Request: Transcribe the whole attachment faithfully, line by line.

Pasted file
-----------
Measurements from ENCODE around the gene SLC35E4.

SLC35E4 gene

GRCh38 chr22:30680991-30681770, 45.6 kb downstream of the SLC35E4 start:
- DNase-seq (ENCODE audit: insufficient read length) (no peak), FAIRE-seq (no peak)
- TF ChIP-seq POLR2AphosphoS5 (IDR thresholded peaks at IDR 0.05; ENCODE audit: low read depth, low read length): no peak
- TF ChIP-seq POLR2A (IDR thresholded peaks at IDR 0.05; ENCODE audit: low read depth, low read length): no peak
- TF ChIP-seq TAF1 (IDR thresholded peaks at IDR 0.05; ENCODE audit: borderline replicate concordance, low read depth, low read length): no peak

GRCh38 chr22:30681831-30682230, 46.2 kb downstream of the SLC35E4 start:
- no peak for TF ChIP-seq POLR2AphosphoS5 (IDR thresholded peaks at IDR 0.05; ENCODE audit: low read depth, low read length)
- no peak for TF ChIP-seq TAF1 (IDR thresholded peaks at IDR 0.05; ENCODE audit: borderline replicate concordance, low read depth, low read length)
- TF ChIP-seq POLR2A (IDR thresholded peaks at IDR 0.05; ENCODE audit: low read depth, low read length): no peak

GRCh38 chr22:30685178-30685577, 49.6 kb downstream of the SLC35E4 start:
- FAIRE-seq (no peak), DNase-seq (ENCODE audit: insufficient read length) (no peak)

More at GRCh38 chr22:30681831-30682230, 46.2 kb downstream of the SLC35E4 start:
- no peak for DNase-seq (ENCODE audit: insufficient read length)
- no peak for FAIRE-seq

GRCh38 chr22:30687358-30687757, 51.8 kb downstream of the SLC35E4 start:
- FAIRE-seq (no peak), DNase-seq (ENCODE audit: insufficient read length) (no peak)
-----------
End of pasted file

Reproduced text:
Measurements from ENCODE around the gene SLC35E4.

SLC35E4 gene

GRCh38 chr22:30680991-30681770, 45.6 kb downstream of the SLC35E4 start:
- DNase-seq (ENCODE audit: insufficient read length) (no peak), FAIRE-seq (no peak)
- TF ChIP-seq POLR2AphosphoS5 (IDR thresholded peaks at IDR 0.05; ENCODE audit: low read depth, low read length): no peak
- TF ChIP-seq POLR2A (IDR thresholded peaks at IDR 0.05; ENCODE audit: low read depth, low read length): no peak
- TF ChIP-seq TAF1 (IDR thresholded peaks at IDR 0.05; ENCODE audit: borderline replicate concordance, low read depth, low read length): no peak

GRCh38 chr22:30681831-30682230, 46.2 kb downstream of the SLC35E4 start:
- no peak for TF ChIP-seq POLR2AphosphoS5 (IDR thresholded peaks at IDR 0.05; ENCODE audit: low read depth, low read length)
- no peak for TF ChIP-seq TAF1 (IDR thresholded peaks at IDR 0.05; ENCODE audit: borderline replicate concordance, low read depth, low read length)
- TF ChIP-seq POLR2A (IDR thresholded peaks at IDR 0.05; ENCODE audit: low read depth, low read length): no peak

GRCh38 chr22:30685178-30685577, 49.6 kb downstream of the SLC35E4 start:
- FAIRE-seq (no peak), DNase-seq (ENCODE audit: insufficient read length) (no peak)

More at GRCh38 chr22:30681831-30682230, 46.2 kb downstream of the SLC35E4 start:
- no peak for DNase-seq (ENCODE audit: insufficient read length)
- no peak for FAIRE-seq

GRCh38 chr22:30687358-30687757, 51.8 kb downstream of the SLC35E4 start:
- FAIRE-seq (no peak), DNase-seq (ENCODE audit: insufficient read length) (no peak)